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Trustee disputes

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A trustee board makes decisions collectively and disagreement and healthy debate are part of good decision making process. But this can also create serious conflict.

An individual trustee has the responsibility to act solely in the best interests of the charity and the furtherance of its objects. In doing so they are required to raise any concerns with fellow trustees and seek a desired action or outcome. 

Although trustees should bring that independent thought to the table a problem often arises with the requirement that ultimately the Board decides and acts collectively and all trustees are legally bound by the decisions of the board.

This decision is usually by majority unless the governing documents stipulates consensus or some other process or definition of a valid decision.

The Chair has an important role to play to ensure open discussion, that all views of the trustees are adequately aired and to come to a collective decision– even if s/he feels strongly on the topic.

In serious matters a trustee who is in the minority may find their position untenable and so resign if they cannot in conscience be bound by the collective.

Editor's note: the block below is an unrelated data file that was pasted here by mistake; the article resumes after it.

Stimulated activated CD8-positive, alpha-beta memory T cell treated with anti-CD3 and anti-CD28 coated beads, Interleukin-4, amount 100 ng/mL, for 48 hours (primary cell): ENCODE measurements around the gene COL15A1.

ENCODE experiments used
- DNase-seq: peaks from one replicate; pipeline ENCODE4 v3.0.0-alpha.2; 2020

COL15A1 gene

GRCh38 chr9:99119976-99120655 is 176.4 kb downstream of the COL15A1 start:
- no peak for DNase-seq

A trustee may wish to have their objection or abstention recorded in the minutes but this does not absolve them from collective responsibility.

If there are regulatory concerns then trustees can contact the Charity Commission to report a serious incident.  The Commission is clear that the concerns must be regulatory in nature and not what they would consider an internal dispute. They expect trustees to resolve these among themselves including seeking external assistance in dispute resolution such as mediation.


If all parties to a dispute agree to a mediation process then you can use the following to find a service:

Further information and help

Page last edited Jul 19, 2017

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